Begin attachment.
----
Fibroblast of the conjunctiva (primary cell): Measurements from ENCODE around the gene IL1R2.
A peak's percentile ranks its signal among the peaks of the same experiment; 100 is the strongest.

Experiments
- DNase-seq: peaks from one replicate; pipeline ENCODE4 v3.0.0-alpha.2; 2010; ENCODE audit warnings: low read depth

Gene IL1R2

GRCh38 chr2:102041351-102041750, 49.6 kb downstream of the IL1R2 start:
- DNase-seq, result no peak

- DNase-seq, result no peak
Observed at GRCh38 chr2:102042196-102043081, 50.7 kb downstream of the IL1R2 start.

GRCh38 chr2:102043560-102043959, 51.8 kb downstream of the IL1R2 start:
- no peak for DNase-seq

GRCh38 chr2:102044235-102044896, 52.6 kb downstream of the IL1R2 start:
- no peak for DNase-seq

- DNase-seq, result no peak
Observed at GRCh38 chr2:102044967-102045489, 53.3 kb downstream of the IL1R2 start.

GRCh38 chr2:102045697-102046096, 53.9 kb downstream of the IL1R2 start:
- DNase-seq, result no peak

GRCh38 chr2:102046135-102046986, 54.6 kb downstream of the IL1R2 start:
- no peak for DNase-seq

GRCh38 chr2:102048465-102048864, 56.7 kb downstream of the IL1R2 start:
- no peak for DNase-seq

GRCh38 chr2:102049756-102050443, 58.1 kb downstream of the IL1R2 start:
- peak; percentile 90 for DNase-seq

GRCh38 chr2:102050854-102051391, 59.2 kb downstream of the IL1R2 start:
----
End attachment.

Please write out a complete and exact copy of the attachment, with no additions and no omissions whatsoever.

Fibroblast of the conjunctiva (primary cell): Measurements from ENCODE around the gene IL1R2.
A peak's percentile ranks its signal among the peaks of the same experiment; 100 is the strongest.

Experiments
- DNase-seq: peaks from one replicate; pipeline ENCODE4 v3.0.0-alpha.2; 2010; ENCODE audit warnings: low read depth

Gene IL1R2

GRCh38 chr2:102041351-102041750, 49.6 kb downstream of the IL1R2 start:
- DNase-seq, result no peak

- DNase-seq, result no peak
Observed at GRCh38 chr2:102042196-102043081, 50.7 kb downstream of the IL1R2 start.

GRCh38 chr2:102043560-102043959, 51.8 kb downstream of the IL1R2 start:
- no peak for DNase-seq

GRCh38 chr2:102044235-102044896, 52.6 kb downstream of the IL1R2 start:
- no peak for DNase-seq

- DNase-seq, result no peak
Observed at GRCh38 chr2:102044967-102045489, 53.3 kb downstream of the IL1R2 start.

GRCh38 chr2:102045697-102046096, 53.9 kb downstream of the IL1R2 start:
- DNase-seq, result no peak

GRCh38 chr2:102046135-102046986, 54.6 kb downstream of the IL1R2 start:
- no peak for DNase-seq

GRCh38 chr2:102048465-102048864, 56.7 kb downstream of the IL1R2 start:
- no peak for DNase-seq

GRCh38 chr2:102049756-102050443, 58.1 kb downstream of the IL1R2 start:
- peak; percentile 90 for DNase-seq

GRCh38 chr2:102050854-102051391, 59.2 kb downstream of the IL1R2 start: